Search Results

You are looking at 1 - 1 of 1 items for

  • Author: Olga Śpiewak x
Clear All Modify Search
Open access

Łukasz Uzarowicz, Wojciech Kwasowski, Olga Śpiewak and Marcin Świtoniak

Abstract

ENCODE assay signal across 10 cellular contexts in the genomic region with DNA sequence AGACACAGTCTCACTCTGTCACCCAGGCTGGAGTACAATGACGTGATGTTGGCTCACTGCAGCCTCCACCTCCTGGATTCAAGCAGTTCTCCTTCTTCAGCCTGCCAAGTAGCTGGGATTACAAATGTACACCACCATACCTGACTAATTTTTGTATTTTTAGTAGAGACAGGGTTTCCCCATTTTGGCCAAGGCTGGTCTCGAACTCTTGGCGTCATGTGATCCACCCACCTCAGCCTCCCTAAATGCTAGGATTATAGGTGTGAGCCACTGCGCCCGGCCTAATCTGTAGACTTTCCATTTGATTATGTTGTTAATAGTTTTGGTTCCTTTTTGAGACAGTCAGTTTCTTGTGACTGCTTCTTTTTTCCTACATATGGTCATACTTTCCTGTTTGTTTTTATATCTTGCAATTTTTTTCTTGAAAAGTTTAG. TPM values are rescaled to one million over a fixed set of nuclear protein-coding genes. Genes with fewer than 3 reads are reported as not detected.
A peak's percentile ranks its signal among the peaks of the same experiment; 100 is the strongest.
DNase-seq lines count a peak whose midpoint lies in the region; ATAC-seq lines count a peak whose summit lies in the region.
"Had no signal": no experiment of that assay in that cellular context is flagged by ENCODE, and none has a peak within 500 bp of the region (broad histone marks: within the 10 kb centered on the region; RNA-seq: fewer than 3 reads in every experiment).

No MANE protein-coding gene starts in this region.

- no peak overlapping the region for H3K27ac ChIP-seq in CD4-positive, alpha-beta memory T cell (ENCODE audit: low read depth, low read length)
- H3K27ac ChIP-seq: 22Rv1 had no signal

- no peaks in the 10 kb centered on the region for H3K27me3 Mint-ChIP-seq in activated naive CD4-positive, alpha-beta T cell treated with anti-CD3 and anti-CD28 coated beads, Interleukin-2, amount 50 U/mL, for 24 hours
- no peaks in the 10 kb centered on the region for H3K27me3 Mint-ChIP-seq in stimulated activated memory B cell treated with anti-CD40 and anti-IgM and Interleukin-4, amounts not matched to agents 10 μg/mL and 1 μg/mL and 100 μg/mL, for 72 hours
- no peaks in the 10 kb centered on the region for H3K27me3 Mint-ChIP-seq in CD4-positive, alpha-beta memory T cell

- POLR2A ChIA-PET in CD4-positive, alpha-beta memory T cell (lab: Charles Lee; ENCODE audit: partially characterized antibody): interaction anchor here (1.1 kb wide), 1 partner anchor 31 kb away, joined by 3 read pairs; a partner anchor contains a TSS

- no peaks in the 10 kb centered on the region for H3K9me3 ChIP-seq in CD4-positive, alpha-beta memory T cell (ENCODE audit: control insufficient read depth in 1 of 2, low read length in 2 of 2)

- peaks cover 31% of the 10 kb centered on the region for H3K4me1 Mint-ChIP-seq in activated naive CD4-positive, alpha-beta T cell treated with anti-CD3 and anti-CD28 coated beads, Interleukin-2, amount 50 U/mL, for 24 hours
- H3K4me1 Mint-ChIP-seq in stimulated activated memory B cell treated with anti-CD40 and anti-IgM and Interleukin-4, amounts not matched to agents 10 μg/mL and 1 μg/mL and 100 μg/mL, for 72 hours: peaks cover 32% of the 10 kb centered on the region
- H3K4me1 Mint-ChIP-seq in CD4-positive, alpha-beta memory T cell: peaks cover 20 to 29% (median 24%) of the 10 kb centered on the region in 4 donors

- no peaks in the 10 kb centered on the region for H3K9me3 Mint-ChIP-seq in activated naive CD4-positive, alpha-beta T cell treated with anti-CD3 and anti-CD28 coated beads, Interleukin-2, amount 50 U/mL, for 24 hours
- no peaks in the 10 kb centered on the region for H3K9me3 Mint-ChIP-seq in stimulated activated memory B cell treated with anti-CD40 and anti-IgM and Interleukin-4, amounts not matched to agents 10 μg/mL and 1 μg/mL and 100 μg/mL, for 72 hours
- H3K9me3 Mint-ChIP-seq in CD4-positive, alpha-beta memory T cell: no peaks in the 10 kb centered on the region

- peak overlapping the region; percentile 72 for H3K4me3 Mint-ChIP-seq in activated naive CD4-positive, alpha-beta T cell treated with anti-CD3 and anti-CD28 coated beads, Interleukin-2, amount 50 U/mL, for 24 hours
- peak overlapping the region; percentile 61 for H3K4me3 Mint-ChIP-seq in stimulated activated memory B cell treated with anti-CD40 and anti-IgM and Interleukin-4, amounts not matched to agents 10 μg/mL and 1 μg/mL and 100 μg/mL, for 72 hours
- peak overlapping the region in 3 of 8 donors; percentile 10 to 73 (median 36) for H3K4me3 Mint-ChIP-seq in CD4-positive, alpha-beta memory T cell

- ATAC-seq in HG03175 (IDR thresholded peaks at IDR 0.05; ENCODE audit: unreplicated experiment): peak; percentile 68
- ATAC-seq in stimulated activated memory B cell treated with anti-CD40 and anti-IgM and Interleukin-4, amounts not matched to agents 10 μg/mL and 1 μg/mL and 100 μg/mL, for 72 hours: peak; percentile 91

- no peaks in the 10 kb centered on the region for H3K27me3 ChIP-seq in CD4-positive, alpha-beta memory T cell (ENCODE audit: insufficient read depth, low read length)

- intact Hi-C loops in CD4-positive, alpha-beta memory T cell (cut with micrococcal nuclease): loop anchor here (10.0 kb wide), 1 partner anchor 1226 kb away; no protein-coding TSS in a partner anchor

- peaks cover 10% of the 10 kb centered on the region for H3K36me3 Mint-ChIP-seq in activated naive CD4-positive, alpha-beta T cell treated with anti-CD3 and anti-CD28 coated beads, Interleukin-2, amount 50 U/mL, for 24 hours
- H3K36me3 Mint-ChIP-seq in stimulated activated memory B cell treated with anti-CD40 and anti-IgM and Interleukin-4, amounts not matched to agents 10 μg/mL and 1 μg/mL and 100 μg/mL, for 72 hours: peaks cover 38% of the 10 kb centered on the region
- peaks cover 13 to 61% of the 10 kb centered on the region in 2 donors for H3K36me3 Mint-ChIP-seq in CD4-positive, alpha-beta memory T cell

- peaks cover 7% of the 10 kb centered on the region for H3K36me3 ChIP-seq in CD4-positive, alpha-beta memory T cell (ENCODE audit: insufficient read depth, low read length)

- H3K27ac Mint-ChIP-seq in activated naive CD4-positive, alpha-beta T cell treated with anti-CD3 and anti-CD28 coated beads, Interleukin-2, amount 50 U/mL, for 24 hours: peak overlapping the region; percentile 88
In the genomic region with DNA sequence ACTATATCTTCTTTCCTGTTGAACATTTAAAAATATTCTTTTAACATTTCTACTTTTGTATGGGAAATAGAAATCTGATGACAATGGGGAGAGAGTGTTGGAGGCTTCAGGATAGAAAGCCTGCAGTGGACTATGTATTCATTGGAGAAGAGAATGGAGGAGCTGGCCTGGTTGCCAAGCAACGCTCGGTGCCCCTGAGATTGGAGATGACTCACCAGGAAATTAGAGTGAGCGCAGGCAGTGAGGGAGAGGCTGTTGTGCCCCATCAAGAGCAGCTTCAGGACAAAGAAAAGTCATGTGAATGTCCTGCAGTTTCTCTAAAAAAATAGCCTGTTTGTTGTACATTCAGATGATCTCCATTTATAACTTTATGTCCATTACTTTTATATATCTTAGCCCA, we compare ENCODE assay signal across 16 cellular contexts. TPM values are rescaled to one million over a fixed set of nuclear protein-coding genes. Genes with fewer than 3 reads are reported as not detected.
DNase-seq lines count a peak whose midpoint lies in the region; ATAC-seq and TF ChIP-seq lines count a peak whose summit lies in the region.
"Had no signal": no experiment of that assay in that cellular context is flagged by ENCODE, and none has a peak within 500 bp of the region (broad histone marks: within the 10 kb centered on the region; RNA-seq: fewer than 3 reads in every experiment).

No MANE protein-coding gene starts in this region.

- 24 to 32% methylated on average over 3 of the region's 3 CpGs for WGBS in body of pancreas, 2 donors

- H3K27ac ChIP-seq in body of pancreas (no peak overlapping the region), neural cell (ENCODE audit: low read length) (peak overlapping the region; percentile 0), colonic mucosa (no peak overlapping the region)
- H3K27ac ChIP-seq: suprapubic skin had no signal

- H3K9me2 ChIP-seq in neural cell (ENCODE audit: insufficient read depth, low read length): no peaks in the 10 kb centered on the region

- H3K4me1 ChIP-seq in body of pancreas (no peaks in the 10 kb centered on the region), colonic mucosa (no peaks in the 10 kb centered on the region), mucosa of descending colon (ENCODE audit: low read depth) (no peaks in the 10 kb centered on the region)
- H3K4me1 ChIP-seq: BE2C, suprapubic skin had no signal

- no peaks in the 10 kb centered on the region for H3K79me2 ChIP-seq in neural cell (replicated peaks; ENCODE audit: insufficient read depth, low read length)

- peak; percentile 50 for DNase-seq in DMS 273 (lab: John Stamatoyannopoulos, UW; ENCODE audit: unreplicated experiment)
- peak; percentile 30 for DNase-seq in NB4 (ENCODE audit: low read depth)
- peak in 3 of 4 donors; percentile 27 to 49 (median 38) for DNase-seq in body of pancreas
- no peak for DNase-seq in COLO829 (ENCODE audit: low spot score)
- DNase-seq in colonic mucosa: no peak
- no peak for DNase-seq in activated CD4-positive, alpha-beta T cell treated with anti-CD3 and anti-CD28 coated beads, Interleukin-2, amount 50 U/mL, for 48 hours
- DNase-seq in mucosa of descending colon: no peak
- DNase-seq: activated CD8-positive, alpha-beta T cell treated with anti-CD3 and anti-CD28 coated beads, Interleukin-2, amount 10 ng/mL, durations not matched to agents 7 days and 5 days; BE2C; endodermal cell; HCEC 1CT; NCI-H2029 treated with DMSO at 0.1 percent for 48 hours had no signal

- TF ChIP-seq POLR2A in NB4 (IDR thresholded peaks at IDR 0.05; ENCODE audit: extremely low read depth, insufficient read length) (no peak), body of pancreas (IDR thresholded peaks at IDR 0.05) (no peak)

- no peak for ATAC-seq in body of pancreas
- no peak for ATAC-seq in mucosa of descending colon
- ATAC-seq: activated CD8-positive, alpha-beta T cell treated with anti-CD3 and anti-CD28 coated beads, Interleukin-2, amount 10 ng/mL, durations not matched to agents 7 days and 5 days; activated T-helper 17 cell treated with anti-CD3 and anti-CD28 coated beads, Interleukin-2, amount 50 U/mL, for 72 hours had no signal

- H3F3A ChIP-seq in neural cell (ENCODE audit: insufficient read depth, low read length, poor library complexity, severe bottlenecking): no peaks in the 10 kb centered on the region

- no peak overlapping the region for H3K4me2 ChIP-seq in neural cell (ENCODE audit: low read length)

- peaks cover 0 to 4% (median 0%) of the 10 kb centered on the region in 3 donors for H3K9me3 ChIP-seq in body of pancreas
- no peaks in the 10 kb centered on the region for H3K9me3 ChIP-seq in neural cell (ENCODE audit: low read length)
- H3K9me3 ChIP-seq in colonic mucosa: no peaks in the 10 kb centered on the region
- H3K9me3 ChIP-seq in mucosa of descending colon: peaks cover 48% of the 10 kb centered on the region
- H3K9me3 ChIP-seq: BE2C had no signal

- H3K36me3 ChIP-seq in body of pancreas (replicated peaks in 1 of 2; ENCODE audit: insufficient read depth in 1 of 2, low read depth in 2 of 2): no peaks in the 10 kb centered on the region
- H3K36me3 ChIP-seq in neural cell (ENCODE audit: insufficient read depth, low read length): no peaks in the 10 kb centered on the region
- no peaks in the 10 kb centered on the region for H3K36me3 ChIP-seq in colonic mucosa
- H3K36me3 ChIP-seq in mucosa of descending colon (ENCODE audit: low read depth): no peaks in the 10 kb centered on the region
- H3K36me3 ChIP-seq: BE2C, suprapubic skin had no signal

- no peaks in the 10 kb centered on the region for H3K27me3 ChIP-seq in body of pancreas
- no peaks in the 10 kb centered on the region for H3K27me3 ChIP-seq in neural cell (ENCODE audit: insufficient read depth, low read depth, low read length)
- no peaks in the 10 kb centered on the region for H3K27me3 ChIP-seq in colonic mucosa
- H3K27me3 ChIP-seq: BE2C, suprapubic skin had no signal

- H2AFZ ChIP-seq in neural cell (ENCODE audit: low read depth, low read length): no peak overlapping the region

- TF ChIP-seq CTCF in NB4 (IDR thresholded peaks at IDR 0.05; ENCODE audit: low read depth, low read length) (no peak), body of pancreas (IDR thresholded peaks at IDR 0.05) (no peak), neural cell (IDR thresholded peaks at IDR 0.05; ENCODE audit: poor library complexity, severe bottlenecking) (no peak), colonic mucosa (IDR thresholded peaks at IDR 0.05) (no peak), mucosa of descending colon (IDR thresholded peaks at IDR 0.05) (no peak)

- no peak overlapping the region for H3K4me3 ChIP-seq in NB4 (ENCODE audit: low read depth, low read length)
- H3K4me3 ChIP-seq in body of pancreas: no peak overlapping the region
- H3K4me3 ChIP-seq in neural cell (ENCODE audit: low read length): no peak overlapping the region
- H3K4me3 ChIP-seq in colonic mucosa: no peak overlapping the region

Technogenic soils (Technosols) developed in an ash settling pond at the Bełchatów thermal power station, central Poland, were studied in order to identify soil property transformations over 30 years of pedogenesis. Standard pedological methods were applied in order to determine the properties of the studied samples. All investigated soils were classified according to WRB as Spolic Technosols with various supplementary qualifiers (Alcalic/Hypereutric, Arenic/Loamic, Protocalcic, Hyperartefactic, Immisic, Laxic, Ochric, and Protosalic). The studied materials can be arranged into a chronosequence starting from fresh (unweathered) ashes, by young Technosol BE1 (age: several months), up to older Technosols BE2 (about 20 years) and BE3 (about 30 years). The studies showed that weathering and soil-forming processes changed properties of ash in soil environment. Fresh ash was characterized by high pH (11.0 – fly ash, 8.7 – bottom ash), low content of carbonates (1.5% in both samples), variable concentrations of TOC (1.2% – fly ash, 6.9% – bottom ash), and very low total nitrogen content (0.04%). Electrical conductivity (ECe) was 2.6 and 2.1 dS·m−1 in fly ash and bottom ash respectively. Young Technosol BE1 had the pH 9.2–10.0, contents of carbonates were in the range 2.4–3.3%, TOC 1.3–1.7%, and total nitrogen less than 0.03%. ECe in young Technosol was in the range 2.7–4.0 dS·m−1. There was no plant cover present on that soil and no well-developed genetic horizons were distinguished in the profile. Finally, old Technosols BE2 and BE3 had lower pH (from 7.9 up to 9.1), and, in general, higher contents of carbonates (from 1.5 to 7.9%) than fresh ash and young Technosol BE1. Old Technosols contained high concentrations of TOC (up to about 38% in Oi horizon) and total nitrogen (up to 0.9%) in the topsoil, where O and A horizons developed due to accumulation of soil organic matter. ECe in old Technosols was in the range 0.8–1.5 dS·m−1. All studied ashes and soils were characterized by very low or even absence of total potential acidity. Base cations predominated in the sorption complex of the investigated ash and soils and can be arranged in the following order according to the abundance: Ca>Mg>K>Na. Base saturation (BS) of fresh ashes and Technosols was nearly 100%. The study shows that the first indicators of pedogenesis of the studied technogenic soils within the first 30 years of formation are: (1) changes of consistence of ash material from firm to friable/very friable due to root action, (2) accumulation of soil organic matter in the topsoil and formation of O and A horizons, (3) decrease of pH, (4) formation of pedogenic carbonates in soils and (5) decrease in soil salinity.